The BCR/ABL fusion protein is the hallmark of Philadelphia Chromosome positive (Ph+) leukemia. The
constitutive activation of the ABL-kinase in BCR/ABL cells induces the leukemic phenotype. Targeted inhibition of
BCR/ABL by small molecule inhibitors reverses the transformation potential of BCR/ABL. Recently, we definitively
proved that targeting the tetramerization of BCR/ABL mediated by the N-terminal coiled-coil domain (CC) using competitive
peptides, representing the helix-2 of the CC, represents a valid therapeutic approach for treating Ph+ leukemia.
To further develop competitive peptides for targeting BCR/ABL, we created a membrane permeable helix-2 peptide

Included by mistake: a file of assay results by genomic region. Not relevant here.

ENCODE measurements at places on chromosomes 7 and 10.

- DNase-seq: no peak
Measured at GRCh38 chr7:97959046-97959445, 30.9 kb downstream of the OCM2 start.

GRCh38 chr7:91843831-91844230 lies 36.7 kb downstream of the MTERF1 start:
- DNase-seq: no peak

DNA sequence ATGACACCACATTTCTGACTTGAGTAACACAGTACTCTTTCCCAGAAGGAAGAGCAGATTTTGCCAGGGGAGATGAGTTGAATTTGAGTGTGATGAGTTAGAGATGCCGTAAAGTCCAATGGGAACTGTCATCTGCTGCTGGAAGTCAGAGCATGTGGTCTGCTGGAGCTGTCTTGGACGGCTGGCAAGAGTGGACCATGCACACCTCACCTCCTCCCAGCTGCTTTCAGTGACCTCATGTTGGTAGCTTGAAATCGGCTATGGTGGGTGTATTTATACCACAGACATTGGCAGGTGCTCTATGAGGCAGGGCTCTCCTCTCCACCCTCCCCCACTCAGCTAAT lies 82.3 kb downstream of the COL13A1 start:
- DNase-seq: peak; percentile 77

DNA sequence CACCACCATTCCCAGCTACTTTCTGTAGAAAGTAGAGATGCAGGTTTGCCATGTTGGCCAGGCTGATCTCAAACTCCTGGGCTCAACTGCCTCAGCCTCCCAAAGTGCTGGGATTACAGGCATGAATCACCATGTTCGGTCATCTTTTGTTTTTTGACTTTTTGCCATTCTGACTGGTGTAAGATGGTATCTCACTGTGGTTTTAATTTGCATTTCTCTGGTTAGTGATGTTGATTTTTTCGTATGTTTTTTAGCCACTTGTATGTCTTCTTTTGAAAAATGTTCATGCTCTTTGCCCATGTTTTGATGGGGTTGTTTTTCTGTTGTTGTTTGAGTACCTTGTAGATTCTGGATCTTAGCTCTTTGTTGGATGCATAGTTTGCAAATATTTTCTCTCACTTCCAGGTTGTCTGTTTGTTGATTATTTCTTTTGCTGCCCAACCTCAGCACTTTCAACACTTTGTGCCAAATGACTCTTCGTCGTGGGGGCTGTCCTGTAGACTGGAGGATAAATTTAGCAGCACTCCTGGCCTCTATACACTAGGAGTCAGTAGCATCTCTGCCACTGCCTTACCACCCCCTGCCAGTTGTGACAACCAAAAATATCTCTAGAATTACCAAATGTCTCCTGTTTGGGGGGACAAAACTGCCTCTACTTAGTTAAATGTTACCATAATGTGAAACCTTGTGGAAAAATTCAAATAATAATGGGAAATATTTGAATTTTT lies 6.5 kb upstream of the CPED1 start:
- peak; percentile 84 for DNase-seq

(MPH-2) by fusing the helix-2 peptide with a peptide transduction tag. In this study, we report that the MPH-2:
(i) interacted with BCR/ABL in vivo; (ii) efficiently inhibited the autophosphorylation of BCR/ABL; (iii) suppressed
the growth and viability of Ph+ leukemic cells; and (iv) was efficiently transduced into mononuclear cells (MNC) in an
in vivo mouse model. This study provides the first evidence that an efficient peptide transduction system facilitates the employment of
competitive peptides to target the oligomerization interface of BCR/ABL in vivo.